Let me get this straight – when discussing levels of public support for a strike by teachers in the ACT, we should disregard the actual levels of public support by the actual people of the ACT … because they’re all misinformed?

Did I get that right?

Not really even close. Pay attention, now, and maybe you’ll get it…

You made a comment about asking your friends if teachers should be paid at the NSW rate, and them all agreeing with you. You also implied foolishly that your anecdotal evidence must be indicative of the general opinion of the entire ACT public.

I suggested that your friends probably don’t even know the details of the situation (and that you would most certainly neglect to get them enough information to make an INFORMED decision), and as such should not be considered:

a) an accurate representation of the ACT public, or
b) an accurate representation of an informed group of people.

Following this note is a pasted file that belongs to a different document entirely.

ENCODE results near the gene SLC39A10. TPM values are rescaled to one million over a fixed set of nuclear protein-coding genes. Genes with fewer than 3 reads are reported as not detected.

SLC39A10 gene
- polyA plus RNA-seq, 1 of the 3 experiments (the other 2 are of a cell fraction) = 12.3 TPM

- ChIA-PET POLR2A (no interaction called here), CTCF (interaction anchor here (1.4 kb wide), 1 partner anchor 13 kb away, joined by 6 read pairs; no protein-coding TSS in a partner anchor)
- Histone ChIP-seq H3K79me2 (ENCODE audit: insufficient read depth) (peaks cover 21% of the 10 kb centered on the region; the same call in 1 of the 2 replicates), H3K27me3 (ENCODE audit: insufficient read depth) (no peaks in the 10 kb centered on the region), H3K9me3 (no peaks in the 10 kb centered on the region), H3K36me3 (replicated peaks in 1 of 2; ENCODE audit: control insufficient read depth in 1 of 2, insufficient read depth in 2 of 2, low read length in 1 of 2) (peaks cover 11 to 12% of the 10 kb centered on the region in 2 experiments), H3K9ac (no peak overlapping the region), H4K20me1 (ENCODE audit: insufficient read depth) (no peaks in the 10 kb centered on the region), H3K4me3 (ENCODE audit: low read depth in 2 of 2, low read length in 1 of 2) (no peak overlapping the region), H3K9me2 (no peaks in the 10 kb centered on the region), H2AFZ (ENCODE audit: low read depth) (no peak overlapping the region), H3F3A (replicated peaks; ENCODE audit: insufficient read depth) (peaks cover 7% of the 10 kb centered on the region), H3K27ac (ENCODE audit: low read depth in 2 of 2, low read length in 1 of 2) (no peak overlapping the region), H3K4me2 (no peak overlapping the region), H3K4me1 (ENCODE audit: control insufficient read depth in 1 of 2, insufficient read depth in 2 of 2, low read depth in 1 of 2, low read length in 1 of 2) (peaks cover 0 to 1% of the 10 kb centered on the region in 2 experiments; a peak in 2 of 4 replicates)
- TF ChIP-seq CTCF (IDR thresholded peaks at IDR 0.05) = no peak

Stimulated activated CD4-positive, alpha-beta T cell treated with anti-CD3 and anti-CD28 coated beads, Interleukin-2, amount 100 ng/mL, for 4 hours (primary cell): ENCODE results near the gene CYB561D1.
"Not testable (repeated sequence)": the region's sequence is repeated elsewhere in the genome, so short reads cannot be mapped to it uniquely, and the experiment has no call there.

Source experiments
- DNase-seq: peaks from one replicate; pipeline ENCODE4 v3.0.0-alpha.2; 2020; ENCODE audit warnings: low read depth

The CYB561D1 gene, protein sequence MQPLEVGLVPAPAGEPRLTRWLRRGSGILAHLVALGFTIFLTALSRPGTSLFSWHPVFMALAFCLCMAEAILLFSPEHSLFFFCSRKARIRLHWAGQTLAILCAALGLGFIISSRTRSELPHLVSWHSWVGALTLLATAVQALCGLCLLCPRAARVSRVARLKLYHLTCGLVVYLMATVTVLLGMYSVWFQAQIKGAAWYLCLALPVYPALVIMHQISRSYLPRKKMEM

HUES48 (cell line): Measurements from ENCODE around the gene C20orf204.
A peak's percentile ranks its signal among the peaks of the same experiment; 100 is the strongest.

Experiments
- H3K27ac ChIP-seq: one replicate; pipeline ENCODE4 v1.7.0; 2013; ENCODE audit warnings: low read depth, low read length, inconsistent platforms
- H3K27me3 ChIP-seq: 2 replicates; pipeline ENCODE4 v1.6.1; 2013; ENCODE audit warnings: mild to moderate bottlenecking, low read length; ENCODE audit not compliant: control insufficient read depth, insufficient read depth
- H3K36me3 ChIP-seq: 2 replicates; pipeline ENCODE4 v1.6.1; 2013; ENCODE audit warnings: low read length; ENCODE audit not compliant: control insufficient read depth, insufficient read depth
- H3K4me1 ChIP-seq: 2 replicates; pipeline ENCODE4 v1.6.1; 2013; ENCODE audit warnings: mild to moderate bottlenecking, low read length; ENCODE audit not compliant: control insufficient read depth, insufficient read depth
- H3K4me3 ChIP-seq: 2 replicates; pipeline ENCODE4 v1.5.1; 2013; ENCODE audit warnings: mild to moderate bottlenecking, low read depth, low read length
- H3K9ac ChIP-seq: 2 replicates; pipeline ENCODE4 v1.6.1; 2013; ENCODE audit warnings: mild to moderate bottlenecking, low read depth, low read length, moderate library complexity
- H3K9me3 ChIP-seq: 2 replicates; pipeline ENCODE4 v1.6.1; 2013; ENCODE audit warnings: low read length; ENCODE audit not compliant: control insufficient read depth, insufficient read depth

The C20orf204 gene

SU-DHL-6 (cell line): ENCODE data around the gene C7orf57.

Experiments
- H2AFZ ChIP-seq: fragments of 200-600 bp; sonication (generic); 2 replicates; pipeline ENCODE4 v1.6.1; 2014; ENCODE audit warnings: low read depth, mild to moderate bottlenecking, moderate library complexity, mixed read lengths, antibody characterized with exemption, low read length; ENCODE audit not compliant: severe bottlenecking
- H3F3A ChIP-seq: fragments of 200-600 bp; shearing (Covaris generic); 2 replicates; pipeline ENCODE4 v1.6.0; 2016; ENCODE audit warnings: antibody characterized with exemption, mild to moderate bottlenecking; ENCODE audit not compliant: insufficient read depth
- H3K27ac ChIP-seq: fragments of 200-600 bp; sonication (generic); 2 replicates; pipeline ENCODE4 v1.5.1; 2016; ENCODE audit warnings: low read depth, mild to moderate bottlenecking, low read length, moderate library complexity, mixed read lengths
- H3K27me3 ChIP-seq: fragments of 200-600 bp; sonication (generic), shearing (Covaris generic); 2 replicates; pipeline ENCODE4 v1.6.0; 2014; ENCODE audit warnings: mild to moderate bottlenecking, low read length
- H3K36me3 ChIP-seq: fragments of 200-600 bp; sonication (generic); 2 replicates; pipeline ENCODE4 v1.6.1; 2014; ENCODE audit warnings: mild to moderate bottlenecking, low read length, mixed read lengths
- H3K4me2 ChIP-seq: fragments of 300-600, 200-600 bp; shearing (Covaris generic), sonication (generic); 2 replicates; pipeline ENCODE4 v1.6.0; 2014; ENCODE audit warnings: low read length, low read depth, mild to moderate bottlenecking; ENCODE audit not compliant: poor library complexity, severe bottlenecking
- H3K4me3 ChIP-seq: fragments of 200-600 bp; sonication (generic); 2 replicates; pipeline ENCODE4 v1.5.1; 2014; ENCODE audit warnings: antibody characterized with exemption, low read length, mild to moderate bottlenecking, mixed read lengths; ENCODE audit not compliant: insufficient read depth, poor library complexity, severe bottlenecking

I also implied that the teachers (which I don’t believe you even spoke to, despite what you say) that you referred to will say whatever they think will result in more money, and as such shouldn’t be considered a fair representation of the ACT public’s stance on the issue.

Did I dumb that down enough for you? Would you like me to draw you a picture? I can link to some dictionary definitions of the word “informed”, if you’d like.

Ben_Dover Ben_Dover 3:21 pm 28 Sep 11

Mysteryman said :

I’m also suggesting that if the people you associate with are anything like yourself, we probably shouldn’t listen to them at all.

+1

Jim Jones Jim Jones 3:01 pm 28 Sep 11